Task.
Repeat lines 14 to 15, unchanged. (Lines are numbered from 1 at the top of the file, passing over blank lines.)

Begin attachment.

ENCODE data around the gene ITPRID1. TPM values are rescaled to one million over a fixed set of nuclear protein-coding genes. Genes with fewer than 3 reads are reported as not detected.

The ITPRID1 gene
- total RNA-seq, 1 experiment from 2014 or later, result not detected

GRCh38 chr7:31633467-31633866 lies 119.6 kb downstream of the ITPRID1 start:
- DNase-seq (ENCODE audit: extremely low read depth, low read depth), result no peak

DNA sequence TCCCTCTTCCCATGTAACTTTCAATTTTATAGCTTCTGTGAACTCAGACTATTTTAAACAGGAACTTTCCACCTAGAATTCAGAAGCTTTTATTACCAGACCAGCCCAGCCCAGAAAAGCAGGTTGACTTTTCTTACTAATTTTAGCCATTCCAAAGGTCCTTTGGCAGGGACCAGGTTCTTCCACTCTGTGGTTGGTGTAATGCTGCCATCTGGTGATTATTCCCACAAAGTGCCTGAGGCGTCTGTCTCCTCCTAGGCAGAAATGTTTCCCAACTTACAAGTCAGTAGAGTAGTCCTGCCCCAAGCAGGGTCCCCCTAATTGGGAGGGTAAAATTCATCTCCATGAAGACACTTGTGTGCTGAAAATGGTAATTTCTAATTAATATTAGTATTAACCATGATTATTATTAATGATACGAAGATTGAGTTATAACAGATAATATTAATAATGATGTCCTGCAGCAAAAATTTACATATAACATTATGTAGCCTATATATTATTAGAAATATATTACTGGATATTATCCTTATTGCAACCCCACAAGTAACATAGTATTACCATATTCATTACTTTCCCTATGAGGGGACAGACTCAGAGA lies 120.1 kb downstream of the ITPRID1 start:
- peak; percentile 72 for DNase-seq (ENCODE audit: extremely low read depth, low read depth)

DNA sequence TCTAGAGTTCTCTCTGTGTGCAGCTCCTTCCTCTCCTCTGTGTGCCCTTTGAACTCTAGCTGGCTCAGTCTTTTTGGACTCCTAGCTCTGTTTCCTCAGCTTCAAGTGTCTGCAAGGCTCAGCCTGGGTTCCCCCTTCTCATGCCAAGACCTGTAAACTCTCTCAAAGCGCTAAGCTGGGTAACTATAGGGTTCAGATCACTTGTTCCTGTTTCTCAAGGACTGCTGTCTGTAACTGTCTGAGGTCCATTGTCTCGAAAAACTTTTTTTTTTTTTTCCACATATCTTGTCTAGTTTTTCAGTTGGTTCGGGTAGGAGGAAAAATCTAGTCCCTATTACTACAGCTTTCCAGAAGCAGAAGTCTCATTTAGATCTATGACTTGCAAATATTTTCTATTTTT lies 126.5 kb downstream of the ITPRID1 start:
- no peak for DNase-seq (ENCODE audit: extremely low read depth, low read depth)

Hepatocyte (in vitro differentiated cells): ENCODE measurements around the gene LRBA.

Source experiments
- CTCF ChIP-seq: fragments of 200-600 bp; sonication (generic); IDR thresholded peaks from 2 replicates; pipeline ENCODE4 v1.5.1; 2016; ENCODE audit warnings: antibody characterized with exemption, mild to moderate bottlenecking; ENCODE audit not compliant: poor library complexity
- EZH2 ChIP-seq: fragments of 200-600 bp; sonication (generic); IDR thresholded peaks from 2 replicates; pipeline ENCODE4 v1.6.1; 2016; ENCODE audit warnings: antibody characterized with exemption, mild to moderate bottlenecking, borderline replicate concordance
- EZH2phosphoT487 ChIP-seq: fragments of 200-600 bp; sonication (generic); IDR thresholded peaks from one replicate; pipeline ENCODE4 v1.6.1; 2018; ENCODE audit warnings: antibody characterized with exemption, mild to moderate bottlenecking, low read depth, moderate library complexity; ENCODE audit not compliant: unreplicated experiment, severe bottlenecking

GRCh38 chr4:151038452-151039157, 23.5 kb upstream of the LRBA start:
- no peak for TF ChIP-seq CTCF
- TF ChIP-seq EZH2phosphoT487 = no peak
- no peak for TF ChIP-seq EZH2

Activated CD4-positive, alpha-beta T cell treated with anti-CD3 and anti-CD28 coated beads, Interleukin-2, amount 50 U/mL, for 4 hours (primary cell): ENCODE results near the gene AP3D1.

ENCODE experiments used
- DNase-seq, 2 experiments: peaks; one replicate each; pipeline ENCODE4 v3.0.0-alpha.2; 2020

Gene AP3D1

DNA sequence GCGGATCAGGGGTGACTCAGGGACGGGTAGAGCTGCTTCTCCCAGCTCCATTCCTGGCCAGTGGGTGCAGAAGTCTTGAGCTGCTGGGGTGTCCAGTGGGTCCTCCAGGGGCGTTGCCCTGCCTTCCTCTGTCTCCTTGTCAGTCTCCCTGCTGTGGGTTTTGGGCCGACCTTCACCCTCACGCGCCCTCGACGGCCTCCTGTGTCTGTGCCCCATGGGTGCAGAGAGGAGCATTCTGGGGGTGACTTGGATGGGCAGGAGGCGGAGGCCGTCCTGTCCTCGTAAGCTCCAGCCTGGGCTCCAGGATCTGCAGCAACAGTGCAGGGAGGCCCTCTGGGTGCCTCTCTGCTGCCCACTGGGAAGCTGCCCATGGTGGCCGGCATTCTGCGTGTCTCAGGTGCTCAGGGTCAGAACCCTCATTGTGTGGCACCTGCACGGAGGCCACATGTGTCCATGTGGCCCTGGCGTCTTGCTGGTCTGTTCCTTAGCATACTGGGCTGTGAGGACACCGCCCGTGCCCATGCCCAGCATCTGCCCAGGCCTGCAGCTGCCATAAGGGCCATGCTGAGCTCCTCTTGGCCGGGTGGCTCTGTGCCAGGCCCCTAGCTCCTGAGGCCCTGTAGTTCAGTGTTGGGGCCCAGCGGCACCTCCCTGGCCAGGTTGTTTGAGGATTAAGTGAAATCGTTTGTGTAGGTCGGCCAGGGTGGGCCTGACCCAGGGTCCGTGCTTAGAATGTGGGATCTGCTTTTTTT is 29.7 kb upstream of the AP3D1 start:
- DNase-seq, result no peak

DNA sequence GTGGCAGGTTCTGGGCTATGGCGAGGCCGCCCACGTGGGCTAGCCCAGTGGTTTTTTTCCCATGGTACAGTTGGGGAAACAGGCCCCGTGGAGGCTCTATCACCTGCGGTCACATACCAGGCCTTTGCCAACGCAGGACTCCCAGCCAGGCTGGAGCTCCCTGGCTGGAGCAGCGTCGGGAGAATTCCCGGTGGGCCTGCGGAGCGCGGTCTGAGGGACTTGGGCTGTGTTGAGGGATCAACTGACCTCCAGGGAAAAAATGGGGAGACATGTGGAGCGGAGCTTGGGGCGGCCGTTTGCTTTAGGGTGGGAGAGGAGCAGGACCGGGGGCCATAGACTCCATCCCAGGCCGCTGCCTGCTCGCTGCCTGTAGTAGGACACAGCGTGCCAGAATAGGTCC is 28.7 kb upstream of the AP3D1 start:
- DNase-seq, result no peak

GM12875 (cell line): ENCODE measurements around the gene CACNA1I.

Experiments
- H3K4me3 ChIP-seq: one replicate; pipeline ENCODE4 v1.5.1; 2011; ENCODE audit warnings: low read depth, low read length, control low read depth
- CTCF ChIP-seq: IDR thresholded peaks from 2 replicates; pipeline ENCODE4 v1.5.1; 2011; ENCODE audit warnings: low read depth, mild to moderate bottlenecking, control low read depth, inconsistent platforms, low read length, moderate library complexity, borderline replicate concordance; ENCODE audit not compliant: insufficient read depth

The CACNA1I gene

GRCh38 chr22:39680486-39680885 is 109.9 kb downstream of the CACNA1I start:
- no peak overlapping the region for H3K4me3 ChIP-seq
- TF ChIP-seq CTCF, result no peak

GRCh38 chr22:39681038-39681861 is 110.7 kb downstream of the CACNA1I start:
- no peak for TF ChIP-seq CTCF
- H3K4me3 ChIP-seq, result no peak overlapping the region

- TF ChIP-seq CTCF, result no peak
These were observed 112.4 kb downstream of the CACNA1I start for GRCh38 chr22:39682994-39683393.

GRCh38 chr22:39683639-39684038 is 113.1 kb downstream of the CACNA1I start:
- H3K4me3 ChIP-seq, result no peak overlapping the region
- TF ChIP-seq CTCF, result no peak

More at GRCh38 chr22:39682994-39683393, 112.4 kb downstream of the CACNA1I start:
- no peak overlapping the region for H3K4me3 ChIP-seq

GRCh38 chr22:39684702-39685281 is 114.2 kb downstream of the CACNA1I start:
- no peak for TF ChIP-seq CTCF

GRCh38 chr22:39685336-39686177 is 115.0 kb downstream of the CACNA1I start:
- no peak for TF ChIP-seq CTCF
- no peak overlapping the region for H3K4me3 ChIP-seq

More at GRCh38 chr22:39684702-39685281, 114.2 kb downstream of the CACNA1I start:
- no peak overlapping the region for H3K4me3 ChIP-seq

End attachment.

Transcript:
- EZH2phosphoT487 ChIP-seq: fragments of 200-600 bp; sonication (generic); IDR thresholded peaks from one replicate; pipeline ENCODE4 v1.6.1; 2018; ENCODE audit warnings: antibody characterized with exemption, mild to moderate bottlenecking, low read depth, moderate library complexity; ENCODE audit not compliant: unreplicated experiment, severe bottlenecking

GRCh38 chr4:151038452-151039157, 23.5 kb upstream of the LRBA start: